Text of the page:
Johnny Stroud, John's dad, could play…

Posted on: March 25,2014

Jones Junior College this past weekend became the first Mississippi two-year school to win the juco Division I National Championship. The Jones Bobcats won five games in five days to claim the title.
Back in 1951, Northeast Community College in Booneville played for the national championship at Hutchinson, Kan.
The story is worth retelling…
Northeast was coached by Mississippi Sports Hall of Famer Bonner Arnold, who had been a high school All American at Wheeler and who coached Northeast to seven Mississippi junior college titles, including he one in 1951.
Arnold was nothing if not competitive and he badly wanted to win the national championship. He coaxed John R. “Johnny” Stroud a former four-time All-State player from Macedonia, to play for Northeast in the national semifinals and championship game at Hutchinson. Stroud had led tiny Macedonia (now part of West Union) to an overall state championship.
Stroud, who dearly loved basketball, apparently saw it as a chance to play the game he loved and play against outstanding competition.
Stroud scored 24 points in the semifinal game, helping the Booneville team advance. Then, he scored a championship game record 44 points in a 93-75 loss to Tyler (Texas) Junior College.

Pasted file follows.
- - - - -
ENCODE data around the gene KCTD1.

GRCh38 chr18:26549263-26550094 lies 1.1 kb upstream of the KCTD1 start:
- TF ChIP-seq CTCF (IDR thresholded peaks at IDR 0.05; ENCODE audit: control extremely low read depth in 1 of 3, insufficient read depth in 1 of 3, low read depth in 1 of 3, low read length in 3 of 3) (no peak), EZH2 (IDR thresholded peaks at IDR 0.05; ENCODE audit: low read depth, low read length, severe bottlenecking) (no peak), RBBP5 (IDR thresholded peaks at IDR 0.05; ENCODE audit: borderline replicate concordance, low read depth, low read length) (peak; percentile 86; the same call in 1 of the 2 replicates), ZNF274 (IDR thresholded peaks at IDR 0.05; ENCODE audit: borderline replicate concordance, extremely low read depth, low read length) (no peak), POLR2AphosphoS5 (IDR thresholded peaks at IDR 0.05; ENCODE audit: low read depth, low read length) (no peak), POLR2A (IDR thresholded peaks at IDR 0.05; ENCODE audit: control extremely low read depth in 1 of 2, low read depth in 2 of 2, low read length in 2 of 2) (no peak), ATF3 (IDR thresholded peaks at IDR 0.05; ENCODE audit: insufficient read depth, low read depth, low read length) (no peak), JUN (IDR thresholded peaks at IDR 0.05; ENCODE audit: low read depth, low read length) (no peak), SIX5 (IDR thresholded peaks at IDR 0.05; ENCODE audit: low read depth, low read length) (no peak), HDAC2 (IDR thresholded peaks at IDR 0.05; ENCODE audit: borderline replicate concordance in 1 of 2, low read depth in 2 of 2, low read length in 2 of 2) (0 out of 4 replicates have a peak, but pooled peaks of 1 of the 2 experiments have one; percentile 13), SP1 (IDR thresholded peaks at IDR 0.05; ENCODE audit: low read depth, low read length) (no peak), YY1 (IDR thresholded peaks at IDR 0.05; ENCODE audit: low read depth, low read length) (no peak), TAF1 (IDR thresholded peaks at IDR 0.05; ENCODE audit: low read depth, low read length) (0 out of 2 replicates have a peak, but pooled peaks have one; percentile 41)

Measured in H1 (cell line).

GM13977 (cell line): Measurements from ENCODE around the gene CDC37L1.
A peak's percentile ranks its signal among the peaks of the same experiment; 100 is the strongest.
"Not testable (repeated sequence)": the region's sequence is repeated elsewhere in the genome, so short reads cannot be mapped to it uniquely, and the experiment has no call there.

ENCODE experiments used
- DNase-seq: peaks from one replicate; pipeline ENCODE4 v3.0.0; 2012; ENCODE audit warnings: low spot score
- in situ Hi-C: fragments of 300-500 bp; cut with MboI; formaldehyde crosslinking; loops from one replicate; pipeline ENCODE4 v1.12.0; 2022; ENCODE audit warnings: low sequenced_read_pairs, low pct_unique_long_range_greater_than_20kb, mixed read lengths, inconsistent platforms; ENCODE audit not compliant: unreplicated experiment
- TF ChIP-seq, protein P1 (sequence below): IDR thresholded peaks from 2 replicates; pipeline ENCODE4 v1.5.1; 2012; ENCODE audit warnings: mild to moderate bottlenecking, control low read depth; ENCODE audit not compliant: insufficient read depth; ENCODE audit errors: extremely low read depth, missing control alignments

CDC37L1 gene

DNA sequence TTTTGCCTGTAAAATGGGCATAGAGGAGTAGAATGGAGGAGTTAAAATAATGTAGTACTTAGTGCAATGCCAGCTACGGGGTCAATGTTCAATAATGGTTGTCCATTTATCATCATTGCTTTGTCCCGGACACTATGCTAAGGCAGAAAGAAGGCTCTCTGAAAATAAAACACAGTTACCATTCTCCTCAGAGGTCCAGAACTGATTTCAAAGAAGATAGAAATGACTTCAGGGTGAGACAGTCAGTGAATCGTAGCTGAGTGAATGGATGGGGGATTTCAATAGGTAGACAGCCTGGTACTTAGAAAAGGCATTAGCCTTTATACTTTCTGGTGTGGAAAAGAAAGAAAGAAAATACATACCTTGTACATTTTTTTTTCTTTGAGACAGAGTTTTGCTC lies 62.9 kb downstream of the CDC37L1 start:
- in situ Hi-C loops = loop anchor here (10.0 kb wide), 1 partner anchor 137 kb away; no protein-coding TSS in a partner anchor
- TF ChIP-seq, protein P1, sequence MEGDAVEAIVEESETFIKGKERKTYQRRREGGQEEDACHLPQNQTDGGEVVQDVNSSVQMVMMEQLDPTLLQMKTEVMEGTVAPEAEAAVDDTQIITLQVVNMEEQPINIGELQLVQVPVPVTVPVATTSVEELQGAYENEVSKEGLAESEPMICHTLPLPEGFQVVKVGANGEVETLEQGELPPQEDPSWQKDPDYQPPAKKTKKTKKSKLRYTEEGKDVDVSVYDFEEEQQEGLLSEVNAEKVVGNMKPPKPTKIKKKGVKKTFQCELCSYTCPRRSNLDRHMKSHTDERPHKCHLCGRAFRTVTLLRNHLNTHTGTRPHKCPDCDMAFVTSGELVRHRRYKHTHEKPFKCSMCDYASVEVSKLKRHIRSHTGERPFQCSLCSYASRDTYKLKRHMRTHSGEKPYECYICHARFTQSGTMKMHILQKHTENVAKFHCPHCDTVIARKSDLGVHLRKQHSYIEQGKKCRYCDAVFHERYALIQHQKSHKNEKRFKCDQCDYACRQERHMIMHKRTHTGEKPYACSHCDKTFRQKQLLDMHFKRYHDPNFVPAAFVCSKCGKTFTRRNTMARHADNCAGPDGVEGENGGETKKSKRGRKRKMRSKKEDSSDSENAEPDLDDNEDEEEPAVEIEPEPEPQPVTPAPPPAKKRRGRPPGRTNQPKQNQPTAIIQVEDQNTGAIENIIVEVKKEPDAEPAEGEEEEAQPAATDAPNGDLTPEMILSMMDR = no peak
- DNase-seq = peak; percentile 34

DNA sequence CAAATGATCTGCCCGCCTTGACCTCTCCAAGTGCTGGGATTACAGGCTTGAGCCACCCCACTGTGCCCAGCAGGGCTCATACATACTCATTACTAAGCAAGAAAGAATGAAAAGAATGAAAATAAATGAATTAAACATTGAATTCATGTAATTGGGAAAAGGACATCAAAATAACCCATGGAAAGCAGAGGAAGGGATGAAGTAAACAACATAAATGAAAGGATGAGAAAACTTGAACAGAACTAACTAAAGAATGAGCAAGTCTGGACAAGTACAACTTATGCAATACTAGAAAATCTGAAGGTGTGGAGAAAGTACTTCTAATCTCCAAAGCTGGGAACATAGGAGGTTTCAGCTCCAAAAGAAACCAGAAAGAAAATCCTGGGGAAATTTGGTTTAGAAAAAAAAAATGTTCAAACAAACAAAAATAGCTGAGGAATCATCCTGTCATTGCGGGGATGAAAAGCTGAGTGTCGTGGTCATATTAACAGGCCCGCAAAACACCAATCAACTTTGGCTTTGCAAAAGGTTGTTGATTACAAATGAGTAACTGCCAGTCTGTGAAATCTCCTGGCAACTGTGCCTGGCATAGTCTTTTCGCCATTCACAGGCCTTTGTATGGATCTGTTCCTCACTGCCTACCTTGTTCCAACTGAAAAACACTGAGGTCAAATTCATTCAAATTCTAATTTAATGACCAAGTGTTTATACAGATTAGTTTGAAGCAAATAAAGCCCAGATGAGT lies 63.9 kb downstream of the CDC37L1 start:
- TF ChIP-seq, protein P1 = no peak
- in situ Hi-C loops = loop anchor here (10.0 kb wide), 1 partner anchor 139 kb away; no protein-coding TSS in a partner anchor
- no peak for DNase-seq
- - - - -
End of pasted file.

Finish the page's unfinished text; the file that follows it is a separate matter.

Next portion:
Northeast later had to forfeit the runner-up trophy because Stroud was declared ineligible.
Now then, if the name sounds familiar, it should. J.R. “Johnny” Stroud is the father of Ole Miss basketball great and Hall of Famer John Stroud.
“People all my life have told me that I was the second best player named John Stroud, and that’s OK with me,” John Stroud said.
Johnny Stroud went on to play several years for the Whiskered Wizards, a barnstorming professional team similar to the Harlem Globetrotters.
Johnny Stroud died of a massive heart attack in 1969 when John was 12 but not before introducing his son to the game he loved so much, himself.
John Stroud, who learned to play on an outdoor basket with his dad, twice led the SEC in scoring during his Ole Miss career.

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